Researchers at the Samsung AI Center in Moscow developed a way to create "living portraits" from a very small dataset—as few as one photograph, in some of their models.
The paper, "Few-Shot Adversarial Learning of Realistic Neural Talking Head Models," was published on the preprint server arXiv on Monday.
The researchers call this few- and one-shot learning, where the model can be trained using just one image to create a convincing, animated portrait. With a few more shots—as few as eight or 32 photographs—the realism improves even more.
Because they only need one source image, the researchers were able to animate paintings and famous portraits, with eerie results. Fyodor Dostoevsky—who died well before motion picture cameras became commercially available—moves and talks in black and white. The Mona Lisa silently moves her mouth and eyes, a slight smile on her face. Salvador Dali rants on, mustache twitching.
These "photorealistic talking head models" are created using convolutional neural networks: They trained the algorithm on a large dataset of talking head videos with a wide variety of appearances. In this case, they used the publicly available VoxCeleb databases containing more than 7,000 images of celebrities from YouTube videos.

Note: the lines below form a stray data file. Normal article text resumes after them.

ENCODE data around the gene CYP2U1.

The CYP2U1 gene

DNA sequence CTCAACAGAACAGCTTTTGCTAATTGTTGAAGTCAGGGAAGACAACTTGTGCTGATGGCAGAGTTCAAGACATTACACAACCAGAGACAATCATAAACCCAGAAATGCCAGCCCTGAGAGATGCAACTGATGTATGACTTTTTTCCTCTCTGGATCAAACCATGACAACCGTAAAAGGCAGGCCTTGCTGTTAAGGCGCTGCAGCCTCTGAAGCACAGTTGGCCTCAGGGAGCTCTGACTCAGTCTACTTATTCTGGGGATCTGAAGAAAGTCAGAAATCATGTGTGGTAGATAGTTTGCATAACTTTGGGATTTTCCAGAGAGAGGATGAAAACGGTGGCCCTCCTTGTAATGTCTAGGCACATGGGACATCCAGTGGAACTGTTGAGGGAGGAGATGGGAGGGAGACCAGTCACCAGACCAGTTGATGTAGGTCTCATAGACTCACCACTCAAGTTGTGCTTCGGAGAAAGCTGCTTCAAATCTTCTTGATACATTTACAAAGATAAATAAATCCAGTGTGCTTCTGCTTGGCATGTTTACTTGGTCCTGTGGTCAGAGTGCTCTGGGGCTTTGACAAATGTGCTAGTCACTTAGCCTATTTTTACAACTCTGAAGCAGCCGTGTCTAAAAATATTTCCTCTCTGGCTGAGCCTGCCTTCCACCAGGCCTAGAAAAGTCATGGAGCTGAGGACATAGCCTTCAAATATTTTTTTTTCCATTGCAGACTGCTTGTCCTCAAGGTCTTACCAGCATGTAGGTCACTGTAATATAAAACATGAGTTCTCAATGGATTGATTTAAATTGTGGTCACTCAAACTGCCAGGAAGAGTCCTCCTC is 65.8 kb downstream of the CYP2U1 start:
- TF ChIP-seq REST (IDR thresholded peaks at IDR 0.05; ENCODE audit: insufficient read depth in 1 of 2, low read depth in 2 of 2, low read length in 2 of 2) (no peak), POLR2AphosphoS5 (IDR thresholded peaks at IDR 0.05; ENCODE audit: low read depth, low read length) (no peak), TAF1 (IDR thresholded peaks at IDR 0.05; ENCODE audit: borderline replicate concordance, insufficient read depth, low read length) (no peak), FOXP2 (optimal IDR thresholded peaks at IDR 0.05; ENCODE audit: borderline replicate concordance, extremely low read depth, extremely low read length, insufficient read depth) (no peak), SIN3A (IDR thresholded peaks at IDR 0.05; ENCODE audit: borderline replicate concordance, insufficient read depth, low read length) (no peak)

This trains the program to identify what they call "landmark" features of the faces: eyes, mouth shapes, the length and shape of a nose bridge.
This, in a way, is a leap beyond what even deepfakes and other algorithms using generative adversarial networks can accomplish. Instead of teaching the algorithm to paste one face onto another using a catalogue of expressions from one person, they use the facial features that are common across most humans to then puppeteer a new face.
Read more: There Is No Tech Solution to Deepfakes
The researchers write in the paper that they recognize the applications for realistic face-avatars in video conferencing, gaming, and special effects—but the uncanny valley often holds us back from fully embracing widespread use of face-avatars of real people. They hope that this work changes that, with its low source requirements and "perfect" realism.
This article originally appeared on VICE US.